3: Cano, 2B
4: Cruz, DH
5: Seager, 3B
6: Valencia, 1B
7: Dyson, CF
8: Zunino, C
9: Motter, SS
SP: Gaviglio

Wyatt Mills, the M’s 3rd round pick out of Gonzaga, is set to sign for $125,000 on Friday, per Greg Lee of the Spokesman-Review. That frees up roughly $450,000 in bonus pool space, money that will likely go to 2nd rounder, Sam Carlson, who visited the M’s at Target Field yesterday. If the M’s want to get Carlson the roughly $1 million above his slot value (to push him into late 1st-round territory) AND avoid the big penalties that attach if a team exceeds its bonus pool by 5%, they’re getting close, but need to save a bit more with their other first-10-round picks. Senior 10th rounder Randy Bell is a likely candidate. Here’s a quick table showing the top 10 picks, their slot values, and the pool+5% amount that functions as a hard cap on draft spending.

2017 MLB Draft: Seattle Mariners        
Round Player HS/Col./JC Position Slot Value Signed For
1 Evan White Col. (UK) 1B/OF $3,333,200 ?
2 Sam Carlson HS (MN) SP $1,206,900 ?
3 Wyatt Mills Col. (GON) RP $579,800 $125,000
4 Seth Elledge Col. (DBU) RP/SP $428,900 ?
5 David Banuelos Col. (LBSU) C $320,300 ?
6 Oliver Jaskie Col. (UM) SP $245,600 ?
7 Max Roberts JC (WVC) SP $192,200 ?
8 Billy Cooke Col. (CCU) SP $156,500 ?
9 Jorge Benitez HS (FL) SP $140,900 ?
10 Randy Bell Col. (USA) SP $133,000 ?

Total Bonus Pool: $6,737,300
Maximum Spend without losing draft pick: $7,074,165

Today’s roster move: swingman Casey Lawrence, who got steamrolled in last night’s game, heads back to Tacoma in exchange for Chase De Jong.

Nick Neidert got knocked around in Modesto’s loss, and the Rainiers’ bats couldn’t get going in a 3-1 loss in El Paso, but Arkansas beat NW Arkansas easily behind a great start from Dylan Unsworth and another Grand Slam from Tyler Marlette. Dario Pizzano had 4 hits, too. Max Povse headlines tonight’s starters, as he’s making his first appearance since May 20th, when he suffered a hamstring pull. Tyler Cloyd, Brett Ash, Brandon Miller and Pablo Lopez round out the M’s affiliate starting pitchers.


7 Responses to “Game 67, Mariners at Twins + Draft Recap, More on Target Field”

  1. Westside guy on June 14th, 2017 5:00 pm

    I am likely about to make it crystal clear that I am not knowledgable regarding the draft…

    Given that, year to year, the quality of drafts vary widely… I’m curious if any team might (if they look ahead and see a poor draft year looming in year+1) choose to just pay whatever it takes to get everyone they can sign, blowing through their cap in the process and intentionally giving up that pick in that subsequent lousy year.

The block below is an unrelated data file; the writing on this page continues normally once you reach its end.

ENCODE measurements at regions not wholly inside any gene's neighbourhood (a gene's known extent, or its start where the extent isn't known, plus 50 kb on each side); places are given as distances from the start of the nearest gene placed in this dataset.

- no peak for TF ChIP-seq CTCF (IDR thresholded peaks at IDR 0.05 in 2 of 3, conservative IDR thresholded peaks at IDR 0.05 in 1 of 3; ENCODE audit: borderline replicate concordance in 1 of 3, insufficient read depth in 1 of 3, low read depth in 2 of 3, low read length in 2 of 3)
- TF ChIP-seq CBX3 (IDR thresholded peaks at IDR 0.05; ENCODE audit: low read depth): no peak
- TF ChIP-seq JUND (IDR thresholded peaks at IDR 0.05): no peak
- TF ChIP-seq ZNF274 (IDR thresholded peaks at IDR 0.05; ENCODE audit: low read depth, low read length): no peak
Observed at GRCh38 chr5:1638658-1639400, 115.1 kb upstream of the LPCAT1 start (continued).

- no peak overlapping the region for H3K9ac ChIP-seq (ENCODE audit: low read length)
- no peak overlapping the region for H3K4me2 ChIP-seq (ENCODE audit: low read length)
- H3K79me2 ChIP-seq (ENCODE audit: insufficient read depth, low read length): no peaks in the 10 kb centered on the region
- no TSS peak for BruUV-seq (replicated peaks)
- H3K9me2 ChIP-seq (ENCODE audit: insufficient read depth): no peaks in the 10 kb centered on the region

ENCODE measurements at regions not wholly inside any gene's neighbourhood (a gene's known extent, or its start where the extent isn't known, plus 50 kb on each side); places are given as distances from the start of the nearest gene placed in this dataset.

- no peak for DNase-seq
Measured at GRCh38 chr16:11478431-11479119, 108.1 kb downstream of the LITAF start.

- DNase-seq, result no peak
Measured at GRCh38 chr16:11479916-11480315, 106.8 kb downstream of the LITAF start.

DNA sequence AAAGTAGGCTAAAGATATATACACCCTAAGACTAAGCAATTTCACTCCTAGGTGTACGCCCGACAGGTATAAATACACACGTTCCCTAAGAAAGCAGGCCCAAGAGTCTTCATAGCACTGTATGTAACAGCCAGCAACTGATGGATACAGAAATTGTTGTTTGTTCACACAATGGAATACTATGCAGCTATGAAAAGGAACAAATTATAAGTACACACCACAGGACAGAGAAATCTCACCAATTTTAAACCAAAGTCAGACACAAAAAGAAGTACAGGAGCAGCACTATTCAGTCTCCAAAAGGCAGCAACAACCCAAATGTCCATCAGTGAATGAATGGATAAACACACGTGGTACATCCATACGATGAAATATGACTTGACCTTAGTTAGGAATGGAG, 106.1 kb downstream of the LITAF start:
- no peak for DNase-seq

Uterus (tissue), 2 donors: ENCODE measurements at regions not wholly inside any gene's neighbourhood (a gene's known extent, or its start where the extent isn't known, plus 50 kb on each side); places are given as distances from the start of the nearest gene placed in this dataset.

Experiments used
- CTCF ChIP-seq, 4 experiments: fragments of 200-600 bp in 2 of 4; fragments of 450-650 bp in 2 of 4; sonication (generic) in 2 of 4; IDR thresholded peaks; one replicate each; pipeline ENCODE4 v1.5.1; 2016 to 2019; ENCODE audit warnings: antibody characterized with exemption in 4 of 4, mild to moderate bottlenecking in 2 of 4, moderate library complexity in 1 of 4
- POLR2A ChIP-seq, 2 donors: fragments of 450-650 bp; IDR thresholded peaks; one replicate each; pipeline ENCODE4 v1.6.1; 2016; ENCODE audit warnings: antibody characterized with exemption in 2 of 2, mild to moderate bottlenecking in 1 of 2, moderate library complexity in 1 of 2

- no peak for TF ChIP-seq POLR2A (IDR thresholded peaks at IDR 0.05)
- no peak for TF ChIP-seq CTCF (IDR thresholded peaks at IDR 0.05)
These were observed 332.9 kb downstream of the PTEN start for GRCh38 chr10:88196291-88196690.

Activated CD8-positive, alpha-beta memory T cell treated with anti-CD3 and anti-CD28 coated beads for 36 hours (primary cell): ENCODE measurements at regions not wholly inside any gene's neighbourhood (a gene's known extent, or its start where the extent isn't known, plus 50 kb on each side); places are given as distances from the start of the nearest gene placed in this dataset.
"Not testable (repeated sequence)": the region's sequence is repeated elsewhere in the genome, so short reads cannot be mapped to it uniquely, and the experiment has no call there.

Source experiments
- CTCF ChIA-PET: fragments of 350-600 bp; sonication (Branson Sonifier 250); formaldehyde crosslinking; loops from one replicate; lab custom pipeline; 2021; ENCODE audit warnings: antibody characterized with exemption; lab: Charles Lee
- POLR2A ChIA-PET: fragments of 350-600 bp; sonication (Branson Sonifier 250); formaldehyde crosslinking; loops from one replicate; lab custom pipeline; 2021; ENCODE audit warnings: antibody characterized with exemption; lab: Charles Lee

Sort of how some teams have approached international signings recently, now that MLB has clamped way down on what they can offer.

  2. ck on June 14th, 2017 5:03 pm

    Thank you, Marc. The baseball draft has a very different vibe from NFL or NBA drafts, where you can see a player drafted that makes the top pro level squad in the same calendar year.
    Michael Jordan in his prime could not reach AAA baseball. Tim Tebow might, but he has marquee value, otherwise his current age would have disqualified him.
    From what has been written about the M’s top two picks this year, I think they both will play MLB, and I hope it will be with the Mariners.
    But, who knows when ?

  3. stevemotivateir on June 14th, 2017 6:51 pm

    Santana may be good, but plunking Haniger and Zunino was pure chickenshit. Glad they kept their cool, but I wish Santana had got a dose of his own.

  4. stevemotivateir on June 14th, 2017 7:14 pm

    Gaviglio kind of reminds me of Erasmo. Stuggles to give innings and leaves a lot of pitches a little too far in.

  5. stevemotivateir on June 14th, 2017 7:53 pm

    Ladies and Gentlemen, Ben Gamel can play ball.

    Thank you, have a good night.

  6. Notfromboise on June 14th, 2017 9:36 pm

    Even as official caretaker of Zunino Island, Im not sure i’m ready to live in a world where he suddenly has a .750 OPS and is worth being thrown at in an official MLB game.

    This has been pretty unreal. We may never be able to pitch again, but the M’s are officially fun to watch again 🙂

  7. stevemotivateir on June 15th, 2017 8:04 am


    The problem with signing everyone–penalties be damned–is that the draft is remarkably similar every year. I would think that any gains made would be lost just as fast, and since you can’t predict the future with a team like the Mariners, you’d run the risk of missing out on a better draft position the coming year.

    That’s my two cents. I’m no expert on the draft or the rules either, so I’m just speculating myself. I could see how that might work in a year with a strong class of prospects for a team that intends to spend and contend the next season.